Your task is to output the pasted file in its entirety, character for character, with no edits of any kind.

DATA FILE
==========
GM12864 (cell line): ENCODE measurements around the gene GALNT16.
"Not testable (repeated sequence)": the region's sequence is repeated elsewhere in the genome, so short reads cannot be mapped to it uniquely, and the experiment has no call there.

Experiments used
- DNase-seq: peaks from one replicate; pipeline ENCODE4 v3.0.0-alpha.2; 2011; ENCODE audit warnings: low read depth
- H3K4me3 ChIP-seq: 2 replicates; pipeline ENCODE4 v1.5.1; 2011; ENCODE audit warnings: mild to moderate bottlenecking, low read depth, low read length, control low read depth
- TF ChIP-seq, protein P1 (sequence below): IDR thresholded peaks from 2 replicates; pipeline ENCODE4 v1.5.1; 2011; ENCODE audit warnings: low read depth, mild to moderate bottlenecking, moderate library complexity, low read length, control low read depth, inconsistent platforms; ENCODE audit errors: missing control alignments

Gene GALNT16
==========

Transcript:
GM12864 (cell line): ENCODE measurements around the gene GALNT16.
"Not testable (repeated sequence)": the region's sequence is repeated elsewhere in the genome, so short reads cannot be mapped to it uniquely, and the experiment has no call there.

Experiments used
- DNase-seq: peaks from one replicate; pipeline ENCODE4 v3.0.0-alpha.2; 2011; ENCODE audit warnings: low read depth
- H3K4me3 ChIP-seq: 2 replicates; pipeline ENCODE4 v1.5.1; 2011; ENCODE audit warnings: mild to moderate bottlenecking, low read depth, low read length, control low read depth
- TF ChIP-seq, protein P1 (sequence below): IDR thresholded peaks from 2 replicates; pipeline ENCODE4 v1.5.1; 2011; ENCODE audit warnings: low read depth, mild to moderate bottlenecking, moderate library complexity, low read length, control low read depth, inconsistent platforms; ENCODE audit errors: missing control alignments

Gene GALNT16